In response to the national dialogue on racism and social justice, the business community is actively taking a role. CEOs and professional societies are issuing letters of support and acknowledging the need to be reflective and do more to overcome institutional racism. As experts in organizational culture and talent retention, WLH is asking the critical questions and leveraging our experience to support moving the dialogue forward.
A recent study found that people of color represent less than 1% of Fortune 500 CEOs and 3.2% of executives and senior manager-level employees. On average, 58% of black professionals feel racism on their jobs, which explains in part why 38% of black millennials say they are considering leaving their jobs to start their own company.
Maintaining a diverse and inclusive workplace is of the utmost importance. Diversity allows for innovative brainstorming and problem solving, a truth that is empirically supported by the fact that ethnically diverse organizations are 35% more likely to outperform their peers.
However, having a diverse workplace is simply insufficient. Companies must strive to cultivate workspaces that are both inclusive and fair. This is necessary for tapping into the full potential of all employees, as well as retaining diverse talent. As one study found, 62% of employees in the tech industry who voluntarily left their jobs would have stayed if their company had taken steps to create a more positive and respectful work environment. As it stands, black employees are30% more likely to leave than white employees are.
This begs the question: what steps can companies take to ensure the inclusion and retention of their diverse talent?
We offer four solutions that leaders can take to transform their company cultures.
The first step to addressing any problem is to diagnose it. The psychological phenomenon of the “bias blind spot” often hinders the ability to recognize individual biases in judgment and decision making. On a macro-level, the aggregate of employees’ blind spots and implicated biases can conceal the very real exclusion that occurs in a workspace. To recognize these issues, there are organizational diagnostic methods that can be used to audit the current state, evaluate company practices and policies, and create a base-line data point. Effective diagnostic practices can help surface employee beliefs through the following methods:
- Conduct structured interviews
- Create company or office-wide anonymous surveys
- Facilitate focus groups to assess internal issues
- Develop a scorecard to establish metrics along levels of leadership
These methods will provide leaders with a fuller and more accurate understanding of their workforce’s attitudes and biases, as well as the impact on organizational culture.
Once the issues are diagnosed, it is time to get to work. A planned implementation approach with leader-led tools can help managers facilitate discussions with their employees to bring issues to the forefront. The purpose of these discussions is to establish rules of engagement where viewpoints and experiences are respected and to prevent productive dialogues from turning into debates. Agreed upon rules of engagement are designed to encourage participants to exercise empathy, curiosity, and validation of emotions. Though these discussions may breed discomfort, positive change and alignment can be achieved.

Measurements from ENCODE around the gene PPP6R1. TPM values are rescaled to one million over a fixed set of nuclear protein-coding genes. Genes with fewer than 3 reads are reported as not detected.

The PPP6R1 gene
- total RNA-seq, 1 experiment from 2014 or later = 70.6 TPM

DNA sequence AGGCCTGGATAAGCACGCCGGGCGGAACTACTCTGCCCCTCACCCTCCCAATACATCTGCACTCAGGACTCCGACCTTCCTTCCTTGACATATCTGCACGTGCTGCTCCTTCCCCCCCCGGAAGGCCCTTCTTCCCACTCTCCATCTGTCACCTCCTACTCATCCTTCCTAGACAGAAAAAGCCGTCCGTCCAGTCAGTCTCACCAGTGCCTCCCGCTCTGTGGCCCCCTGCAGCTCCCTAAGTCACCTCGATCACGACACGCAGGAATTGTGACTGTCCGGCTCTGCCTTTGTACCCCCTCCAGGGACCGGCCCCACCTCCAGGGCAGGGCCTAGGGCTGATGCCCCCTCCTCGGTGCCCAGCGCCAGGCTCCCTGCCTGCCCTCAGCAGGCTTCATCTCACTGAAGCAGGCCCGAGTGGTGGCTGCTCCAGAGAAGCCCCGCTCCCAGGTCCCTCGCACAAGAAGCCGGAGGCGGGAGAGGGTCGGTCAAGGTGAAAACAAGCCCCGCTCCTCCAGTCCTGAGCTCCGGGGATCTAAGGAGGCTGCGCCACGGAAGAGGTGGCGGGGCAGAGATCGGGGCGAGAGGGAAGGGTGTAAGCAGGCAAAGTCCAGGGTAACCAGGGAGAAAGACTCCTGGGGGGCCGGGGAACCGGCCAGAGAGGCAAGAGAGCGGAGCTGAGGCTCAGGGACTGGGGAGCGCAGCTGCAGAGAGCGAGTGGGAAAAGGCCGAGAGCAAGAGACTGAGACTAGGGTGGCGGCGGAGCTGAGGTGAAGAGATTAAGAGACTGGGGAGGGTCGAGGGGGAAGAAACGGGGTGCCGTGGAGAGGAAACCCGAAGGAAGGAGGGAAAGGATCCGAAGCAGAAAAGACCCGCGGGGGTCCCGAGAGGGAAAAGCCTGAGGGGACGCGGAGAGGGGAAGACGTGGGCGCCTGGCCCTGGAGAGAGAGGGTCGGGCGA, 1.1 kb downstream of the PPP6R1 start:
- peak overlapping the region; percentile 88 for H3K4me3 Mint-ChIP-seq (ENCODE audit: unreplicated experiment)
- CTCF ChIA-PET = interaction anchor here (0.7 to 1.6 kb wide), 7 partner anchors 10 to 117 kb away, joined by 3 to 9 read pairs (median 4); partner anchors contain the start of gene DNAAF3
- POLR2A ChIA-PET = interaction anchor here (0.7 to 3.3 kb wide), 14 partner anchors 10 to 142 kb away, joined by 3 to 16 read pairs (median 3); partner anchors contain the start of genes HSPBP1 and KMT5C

3. Establish expectations.
Leaders must transform their new insights and goals into concrete and transparent policies. They must effectively communicate exactly what they hope to achieve and how they will go about attaining such goals. One example of this step would be to set clear expectations for the inclusive behavior that they expect from their employees. This action’s success is empirically supported, as 33% of black women who are satisfied with their advancement and intend to stay at their companies work for companies with this policy in place, as opposed to 6% of black women who work at companies where this is NOT a policy. Other policies with proven effectiveness include:
- Clear communication of how promotions work
- In-person bias awareness training
- Accountability for harassment, regardless of an employee’s seniority
4. Expand contact
The lack of diverse leadership in companies can operate as a self-reinforcing cycle––a lack of representation can make it more difficult for minority employees to advance through the company, which in turn reduces the diversity of company leadership.
One study found that internal isolation is often a large contributor to the problem because a lack of networking and mentorship for diverse talent within the company could hinder chances at promotions to senior leadership positions. This is a barrier to inclusivity, as only 31% of black professionals feel they have access to senior leaders compared to 44% of white professionals.
So, how do leaders go about solving this problem? One method is to establish mentorship programs that pair employees with other employees who occupy higher-level positions to ensure consistent guidance and feedback. However, one studyfound that an even more effective method would be to have senior executives connect with minority employees more naturally, such as through work groups or common interests.
These four solutions represent an opportunity for organizations to undergo both a reflective and proactive effort to drive cultural change and make strides to retain diverse talent. WLH welcomes the opportunity to further discuss how our consulting services and blended learning solutions can support diversity and inclusion initiatives within your organization.